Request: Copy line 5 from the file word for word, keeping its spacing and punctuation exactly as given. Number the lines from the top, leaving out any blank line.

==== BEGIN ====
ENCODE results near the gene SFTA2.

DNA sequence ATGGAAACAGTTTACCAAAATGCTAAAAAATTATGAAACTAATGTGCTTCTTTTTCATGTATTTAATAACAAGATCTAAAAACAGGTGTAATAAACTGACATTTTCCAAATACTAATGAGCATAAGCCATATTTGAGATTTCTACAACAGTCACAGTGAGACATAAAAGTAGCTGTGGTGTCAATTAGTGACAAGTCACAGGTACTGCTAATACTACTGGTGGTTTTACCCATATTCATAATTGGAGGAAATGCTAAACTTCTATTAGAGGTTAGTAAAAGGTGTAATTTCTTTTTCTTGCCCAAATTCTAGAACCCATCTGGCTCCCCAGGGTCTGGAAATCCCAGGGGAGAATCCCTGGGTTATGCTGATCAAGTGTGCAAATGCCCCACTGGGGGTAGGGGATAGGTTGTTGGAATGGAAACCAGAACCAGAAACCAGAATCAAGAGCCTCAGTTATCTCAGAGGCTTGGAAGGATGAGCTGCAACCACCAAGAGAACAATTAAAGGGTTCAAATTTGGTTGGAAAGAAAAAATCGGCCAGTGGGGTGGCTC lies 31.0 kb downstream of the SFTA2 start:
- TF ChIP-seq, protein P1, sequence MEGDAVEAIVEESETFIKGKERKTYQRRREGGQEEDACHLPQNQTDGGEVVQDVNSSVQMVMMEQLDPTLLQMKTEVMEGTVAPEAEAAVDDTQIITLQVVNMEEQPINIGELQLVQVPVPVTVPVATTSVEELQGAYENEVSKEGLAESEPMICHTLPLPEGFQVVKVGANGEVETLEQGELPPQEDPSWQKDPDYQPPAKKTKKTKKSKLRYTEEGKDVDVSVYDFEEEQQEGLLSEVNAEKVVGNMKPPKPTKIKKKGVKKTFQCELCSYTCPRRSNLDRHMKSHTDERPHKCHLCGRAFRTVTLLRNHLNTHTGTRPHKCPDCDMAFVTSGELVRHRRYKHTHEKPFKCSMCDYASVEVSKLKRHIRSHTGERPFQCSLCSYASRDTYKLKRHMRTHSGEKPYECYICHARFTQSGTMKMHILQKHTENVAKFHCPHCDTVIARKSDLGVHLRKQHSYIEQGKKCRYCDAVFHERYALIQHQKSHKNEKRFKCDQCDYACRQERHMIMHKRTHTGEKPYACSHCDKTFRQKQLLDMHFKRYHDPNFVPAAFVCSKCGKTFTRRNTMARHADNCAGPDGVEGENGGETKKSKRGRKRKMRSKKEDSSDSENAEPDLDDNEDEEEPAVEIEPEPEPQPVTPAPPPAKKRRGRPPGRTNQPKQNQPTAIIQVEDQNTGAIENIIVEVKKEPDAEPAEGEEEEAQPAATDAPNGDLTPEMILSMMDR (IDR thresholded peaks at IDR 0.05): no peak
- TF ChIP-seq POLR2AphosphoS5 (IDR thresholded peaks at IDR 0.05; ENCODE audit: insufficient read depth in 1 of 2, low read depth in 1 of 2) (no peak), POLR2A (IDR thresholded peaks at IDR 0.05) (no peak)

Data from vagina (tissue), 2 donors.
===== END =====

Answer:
Data from vagina (tissue), 2 donors.